• Thomas was one of the original Adventurers (stockholders) of the Virginia Company of London, and one of the Ancient Planters who founded Jamestown, VA. (S) Records of the Virginia Company of London, Vol-IV, P364. [The term “Ancient Planter” is applied to those persons who arrived in Virginia before 1616, remained for a period of three years, paid their passage, and survived the massacre of 1622. They received the first patents of land in the new world as authorized by Sir Thomas Dale in 1618 for their personal adventure.]
• Some children after son Thomas may have been born in England, but there is no record of Thomas’ family returning to England.
• The Graves and Croshaw familes were close and intermarried several times. Thomas Graves and Raleigh Croshaw came to Jamestown, VA on the same ship.

Children of Thomas and Joan:

i. John Graves (5776), born ~1611 in England.

ii. Thomas Graves, born 1612–1615 in England.
1657, Thomas granted land in Gloucester Co., VA.
[Thomas patented 53 acres, and later 240 acres in Gloucester Co., and 300 acres in Lancaster Co.]
“Thomas Graves, Sr. of Timberneck Creek, Gloucester Co., planter.”
~1675, Thomas died in Gloucester Co.
Children:
Thomas Graves, born ~1639.
Jeffrey Graves, born ~1640.
William Graves, born ~1642.

iii. Verlinda Graves, born ~1616 in VA.
~1634 in VA, Verlinda married William Stone.
8/6/1648, William became the 1st Governor of Maryland. [Appointed by Lord Baltimore who wanted a Protestant as Governor. William served 6 years. In the Senate Lounge in the Maryland State House is the painting “Cecil Calvert Presenting the Acts of Toleration to Gov. William Stone”.]
1653-54, William served under the chaos of England’s Parliament under Cromwell.
3/25/1655, William lost to Puritan forces at the Battle of Severn Rivern. The Puritans wanted restrictions on religious freedoms – specifically that Roman Catholics could not practice their faith. Others opposed any support to the previous monarchy, and specifically support of Lord Baltimore.
1660, William wrote his will and died. William left 14,950 pounds of tobacco to his wife and 7 children.
1664, Verlinda patented 300 acres in Charles County which she called “Virlinda”.
1675, Verlinda wrote her will.
7/13/1675, Verlinda died in Charles Co., MD.
Children by William:
Thomas Stone, born ~1635 in Hunger’s Parish. (S) Named in his father’s will.
~1663, in Charles Co., MD, he married Mary ?.
10/1676, he wrote his will in Charles Co., MD.
Richard Stone, born ~1636. (S) Named in his father’s will.
Matthew Stone, born ~1637. (S) Named in his father’s will.
1676 he died.
Elizabeth Stone, born ~1638. (S) Named in her father’s will as eldest daughter.
~1662 she married William Calvert [who became the Dept. Gov. of the Provence].
1695 she died.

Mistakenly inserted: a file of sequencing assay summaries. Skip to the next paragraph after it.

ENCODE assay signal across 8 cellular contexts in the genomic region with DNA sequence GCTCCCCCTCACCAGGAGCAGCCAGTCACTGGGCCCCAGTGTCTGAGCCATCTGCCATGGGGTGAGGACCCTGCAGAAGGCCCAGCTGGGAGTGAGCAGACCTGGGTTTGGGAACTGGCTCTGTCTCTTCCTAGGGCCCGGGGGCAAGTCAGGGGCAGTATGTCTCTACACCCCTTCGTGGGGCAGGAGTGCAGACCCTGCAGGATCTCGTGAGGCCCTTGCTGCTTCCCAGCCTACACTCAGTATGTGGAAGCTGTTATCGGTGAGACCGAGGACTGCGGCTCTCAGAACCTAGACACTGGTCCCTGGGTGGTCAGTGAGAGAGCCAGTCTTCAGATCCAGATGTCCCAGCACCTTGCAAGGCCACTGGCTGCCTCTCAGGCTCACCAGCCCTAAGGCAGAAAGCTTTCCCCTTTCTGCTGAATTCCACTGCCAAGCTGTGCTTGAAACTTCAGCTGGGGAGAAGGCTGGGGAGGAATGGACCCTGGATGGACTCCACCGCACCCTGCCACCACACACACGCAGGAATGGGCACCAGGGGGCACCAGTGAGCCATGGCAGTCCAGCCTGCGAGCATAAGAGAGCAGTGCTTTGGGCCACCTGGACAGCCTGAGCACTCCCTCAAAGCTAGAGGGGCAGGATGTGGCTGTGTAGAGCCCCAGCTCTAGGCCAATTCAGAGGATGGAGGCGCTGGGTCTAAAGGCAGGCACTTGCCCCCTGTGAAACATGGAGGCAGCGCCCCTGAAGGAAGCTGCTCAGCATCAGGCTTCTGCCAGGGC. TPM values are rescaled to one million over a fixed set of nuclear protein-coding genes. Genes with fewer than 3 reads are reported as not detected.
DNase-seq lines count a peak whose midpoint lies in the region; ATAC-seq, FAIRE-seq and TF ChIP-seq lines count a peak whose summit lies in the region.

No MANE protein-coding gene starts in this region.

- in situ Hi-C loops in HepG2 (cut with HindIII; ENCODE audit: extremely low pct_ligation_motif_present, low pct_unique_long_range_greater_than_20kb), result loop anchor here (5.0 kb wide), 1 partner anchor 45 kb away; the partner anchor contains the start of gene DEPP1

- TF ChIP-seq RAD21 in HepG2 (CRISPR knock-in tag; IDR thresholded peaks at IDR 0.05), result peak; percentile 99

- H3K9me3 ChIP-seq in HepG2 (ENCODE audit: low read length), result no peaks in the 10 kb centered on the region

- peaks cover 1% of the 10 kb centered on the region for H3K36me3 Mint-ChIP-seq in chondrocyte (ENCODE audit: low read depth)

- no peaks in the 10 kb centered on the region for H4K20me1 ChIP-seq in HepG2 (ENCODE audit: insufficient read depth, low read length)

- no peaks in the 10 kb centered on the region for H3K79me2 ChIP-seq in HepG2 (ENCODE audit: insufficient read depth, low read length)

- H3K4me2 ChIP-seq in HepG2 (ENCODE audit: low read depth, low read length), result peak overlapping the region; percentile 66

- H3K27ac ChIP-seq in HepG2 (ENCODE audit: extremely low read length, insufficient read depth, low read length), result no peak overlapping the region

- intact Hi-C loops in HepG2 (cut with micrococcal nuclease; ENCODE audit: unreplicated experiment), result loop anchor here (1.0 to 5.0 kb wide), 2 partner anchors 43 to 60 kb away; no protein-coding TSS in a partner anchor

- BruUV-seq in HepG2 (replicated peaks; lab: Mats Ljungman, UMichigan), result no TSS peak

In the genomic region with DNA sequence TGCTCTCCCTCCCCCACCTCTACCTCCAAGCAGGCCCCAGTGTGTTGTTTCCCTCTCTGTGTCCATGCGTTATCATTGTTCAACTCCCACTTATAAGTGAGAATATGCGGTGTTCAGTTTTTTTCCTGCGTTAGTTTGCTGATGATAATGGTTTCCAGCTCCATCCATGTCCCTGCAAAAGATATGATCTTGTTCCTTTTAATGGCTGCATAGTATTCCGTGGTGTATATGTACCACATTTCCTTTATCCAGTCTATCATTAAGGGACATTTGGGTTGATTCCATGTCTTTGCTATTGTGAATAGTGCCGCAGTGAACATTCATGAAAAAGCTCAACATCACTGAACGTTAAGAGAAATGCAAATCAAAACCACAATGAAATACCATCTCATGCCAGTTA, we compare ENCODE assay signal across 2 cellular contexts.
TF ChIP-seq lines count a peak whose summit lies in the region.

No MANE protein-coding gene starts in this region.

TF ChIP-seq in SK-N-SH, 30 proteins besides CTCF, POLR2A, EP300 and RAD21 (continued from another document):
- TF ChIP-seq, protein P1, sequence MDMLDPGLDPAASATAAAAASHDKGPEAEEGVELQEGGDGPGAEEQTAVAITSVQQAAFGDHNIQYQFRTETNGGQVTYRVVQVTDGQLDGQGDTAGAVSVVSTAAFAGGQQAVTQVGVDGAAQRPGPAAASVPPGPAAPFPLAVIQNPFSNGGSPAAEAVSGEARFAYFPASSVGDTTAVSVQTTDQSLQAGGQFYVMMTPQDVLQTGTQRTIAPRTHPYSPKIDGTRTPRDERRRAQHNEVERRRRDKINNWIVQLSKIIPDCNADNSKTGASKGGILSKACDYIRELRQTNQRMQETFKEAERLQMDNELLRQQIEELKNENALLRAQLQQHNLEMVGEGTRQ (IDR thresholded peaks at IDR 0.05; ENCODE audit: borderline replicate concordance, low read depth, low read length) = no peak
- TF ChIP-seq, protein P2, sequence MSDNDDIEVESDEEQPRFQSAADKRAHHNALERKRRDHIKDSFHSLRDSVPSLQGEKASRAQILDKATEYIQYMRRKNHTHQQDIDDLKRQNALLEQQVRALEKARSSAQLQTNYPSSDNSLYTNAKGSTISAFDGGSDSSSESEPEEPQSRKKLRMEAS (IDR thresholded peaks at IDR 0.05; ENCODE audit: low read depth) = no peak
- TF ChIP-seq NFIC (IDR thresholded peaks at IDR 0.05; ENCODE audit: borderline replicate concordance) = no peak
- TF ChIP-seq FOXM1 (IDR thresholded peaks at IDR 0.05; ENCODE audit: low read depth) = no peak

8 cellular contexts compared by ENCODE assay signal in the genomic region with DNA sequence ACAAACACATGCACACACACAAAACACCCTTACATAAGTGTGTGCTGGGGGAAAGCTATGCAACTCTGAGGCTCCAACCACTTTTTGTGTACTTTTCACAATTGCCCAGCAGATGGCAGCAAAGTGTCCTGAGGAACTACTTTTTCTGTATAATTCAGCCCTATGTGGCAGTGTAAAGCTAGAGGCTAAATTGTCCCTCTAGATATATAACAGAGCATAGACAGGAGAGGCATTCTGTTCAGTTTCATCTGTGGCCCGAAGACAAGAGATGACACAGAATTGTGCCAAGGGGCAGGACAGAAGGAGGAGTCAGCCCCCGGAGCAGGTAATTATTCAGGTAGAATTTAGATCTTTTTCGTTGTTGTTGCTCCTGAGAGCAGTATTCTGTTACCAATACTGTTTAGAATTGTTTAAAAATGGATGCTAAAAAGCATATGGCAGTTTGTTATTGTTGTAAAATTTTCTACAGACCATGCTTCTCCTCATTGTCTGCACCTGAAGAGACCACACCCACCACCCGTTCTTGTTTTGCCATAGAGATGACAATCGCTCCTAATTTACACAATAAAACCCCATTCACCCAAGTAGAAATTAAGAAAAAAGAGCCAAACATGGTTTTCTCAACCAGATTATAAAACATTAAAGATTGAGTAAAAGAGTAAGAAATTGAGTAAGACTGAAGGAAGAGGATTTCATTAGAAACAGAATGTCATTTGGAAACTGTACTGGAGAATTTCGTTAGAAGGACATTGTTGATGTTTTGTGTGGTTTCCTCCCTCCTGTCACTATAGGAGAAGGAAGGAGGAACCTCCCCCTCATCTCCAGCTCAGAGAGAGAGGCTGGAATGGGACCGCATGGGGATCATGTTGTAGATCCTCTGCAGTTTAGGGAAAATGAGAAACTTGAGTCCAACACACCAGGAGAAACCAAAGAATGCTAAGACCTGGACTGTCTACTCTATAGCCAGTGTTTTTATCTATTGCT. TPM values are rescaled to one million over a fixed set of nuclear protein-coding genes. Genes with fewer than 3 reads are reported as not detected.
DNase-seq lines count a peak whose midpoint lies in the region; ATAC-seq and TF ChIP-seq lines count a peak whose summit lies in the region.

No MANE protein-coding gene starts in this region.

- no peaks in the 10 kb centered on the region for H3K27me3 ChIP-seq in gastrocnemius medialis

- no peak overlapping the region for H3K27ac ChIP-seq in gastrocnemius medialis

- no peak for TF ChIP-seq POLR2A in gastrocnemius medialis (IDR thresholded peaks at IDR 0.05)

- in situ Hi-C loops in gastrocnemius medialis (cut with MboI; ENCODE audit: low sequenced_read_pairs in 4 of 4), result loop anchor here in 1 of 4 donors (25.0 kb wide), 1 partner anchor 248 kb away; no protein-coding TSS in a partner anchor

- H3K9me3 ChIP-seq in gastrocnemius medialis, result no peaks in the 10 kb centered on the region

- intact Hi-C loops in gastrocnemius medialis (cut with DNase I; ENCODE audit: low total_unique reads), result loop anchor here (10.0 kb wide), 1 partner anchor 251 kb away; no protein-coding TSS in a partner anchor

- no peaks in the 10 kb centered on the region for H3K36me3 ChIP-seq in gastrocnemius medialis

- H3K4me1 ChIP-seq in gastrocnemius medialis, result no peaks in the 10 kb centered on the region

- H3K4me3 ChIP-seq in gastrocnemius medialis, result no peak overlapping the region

Col. John Stone, born aft. 1640. (S) Named in his father’s will as under 21.
~1665 in MD he married 1st Elizabeth Warren.
~1675 in MD he married 2nd Eleanor Bayne.
Mary Stone, born ~1642.
She 1st married Benoni Thomas.
She 2nd married Robert Doyne.
1675 she died in Charles Co., MD.
Catherine Stone, born ~1644.
She married Robert Scott.

iv. Ann Graves, born ~1620 in VA.
Bef. 7/10/1637, Ann 1st married William Cotton, Rector of Hunger’s Parish.
1640, William died.
By 1642, Ann 2nd married Nathaniel Eaton, Rector of Hunger’s Parish, [previously the 1st head of Harvard College].
1646, Ann divorced Nathaniel in abstentia. [Due to debts, he had deserted the colony and his family and returned to England.]
6/8/1657 in Accomac Co., Ann 3rd married Francis Doughty, Rector of Hunger’s Parish.
By 1659, they had moved to Charles Co., MD.
1665, Francis Rector of Sittenbourne and South Farnham Parishes in Rappahannock Co.
~1683, Francis died.
3/2/1683, Ann died in Charles Co., MD.
7/18/1683, Ann’s will proved in Charles Co., MD which names 6 of her 8 grandchildren.
Children by William:
Verlinda Cotton born 1638 in VA.
9/1/1658 in VA she married Thomas Burdett.
6/20/1688 Verlinda deeded gifts to her Burdett children.
She married 2nd Richard Boughton.
Children by Nathaniel:
Samuel Eaton, born ~1645.
1681 Samuel died in Charles Co., MD. (S) Idenfied as deceased in Ann’s will.
Nathaniel Eaton Jr.
6/20/1688 named as Verlinda’s brother in her deeded gifts to her Burdett children.

v. Katherine Graves, born ~1621 in VA.
~1636 in Northampton Co., VA Katherine married Capt. William Roper.
~1649, William died in VA.
3/3/1650, in Northampton Co., VA Katherine married Thomas I Sprigg.
1670, Thomas deeded a gift to his “oldest daughter” Sarah Sprigg.
Bef. 1667, Catherine died in Resurrection Manor, Calvert, Prince George’s Co., MD.
Children by William:
William Roper Jr.
Verlinda Roper.
Children by Thomas:
Nathaniel Sprigg. [He died as a child.]
Sarah Sprigg.
In MD she married 1st John Pearce.
She 2nd married Enoch Combs.
Thomas Sprigg Jr., born ~1665.
~1690 in Calvert Co., MD he 1st married Margaret Mariott.
He 2nd married Margaret Beall.
Bef. 1739 he died.

vi. Francis Graves, born ~1630 in VA.
11/28/1642, Frances [likely a daughter] identified as “orphan of Capt. Thomas Graves decd.”